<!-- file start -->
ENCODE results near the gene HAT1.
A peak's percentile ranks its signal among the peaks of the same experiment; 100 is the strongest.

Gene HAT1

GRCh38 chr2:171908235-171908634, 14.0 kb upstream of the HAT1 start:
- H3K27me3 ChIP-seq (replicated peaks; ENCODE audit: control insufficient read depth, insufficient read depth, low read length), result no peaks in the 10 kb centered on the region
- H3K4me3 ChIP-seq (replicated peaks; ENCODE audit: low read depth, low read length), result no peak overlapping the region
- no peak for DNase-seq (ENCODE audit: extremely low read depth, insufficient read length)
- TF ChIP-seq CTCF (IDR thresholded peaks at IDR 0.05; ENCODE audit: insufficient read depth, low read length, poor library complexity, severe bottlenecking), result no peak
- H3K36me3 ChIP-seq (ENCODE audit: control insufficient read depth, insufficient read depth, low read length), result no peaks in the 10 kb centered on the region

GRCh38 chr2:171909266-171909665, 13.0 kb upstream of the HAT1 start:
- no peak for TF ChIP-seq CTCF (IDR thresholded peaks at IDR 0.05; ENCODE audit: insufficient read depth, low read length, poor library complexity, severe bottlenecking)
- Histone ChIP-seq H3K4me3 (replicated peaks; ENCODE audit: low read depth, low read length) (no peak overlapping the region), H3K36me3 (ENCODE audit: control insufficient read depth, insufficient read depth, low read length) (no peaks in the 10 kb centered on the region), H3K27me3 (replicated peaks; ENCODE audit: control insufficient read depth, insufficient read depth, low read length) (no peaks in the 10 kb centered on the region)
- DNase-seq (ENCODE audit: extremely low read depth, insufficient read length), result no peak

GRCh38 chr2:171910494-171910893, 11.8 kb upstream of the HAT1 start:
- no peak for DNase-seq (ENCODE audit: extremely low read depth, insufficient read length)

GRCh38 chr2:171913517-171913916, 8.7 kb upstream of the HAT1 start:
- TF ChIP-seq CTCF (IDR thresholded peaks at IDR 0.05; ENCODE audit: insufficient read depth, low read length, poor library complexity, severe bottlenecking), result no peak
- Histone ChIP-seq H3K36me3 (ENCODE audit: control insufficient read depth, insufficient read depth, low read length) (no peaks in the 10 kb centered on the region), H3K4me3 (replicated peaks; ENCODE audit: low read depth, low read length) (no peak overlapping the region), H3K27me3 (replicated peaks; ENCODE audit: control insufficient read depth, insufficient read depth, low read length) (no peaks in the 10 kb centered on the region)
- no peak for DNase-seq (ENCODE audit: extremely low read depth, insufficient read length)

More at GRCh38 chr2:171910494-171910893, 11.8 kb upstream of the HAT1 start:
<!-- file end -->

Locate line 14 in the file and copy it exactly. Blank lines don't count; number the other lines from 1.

GRCh38 chr2:171910494-171910893, 11.8 kb upstream of the HAT1 start: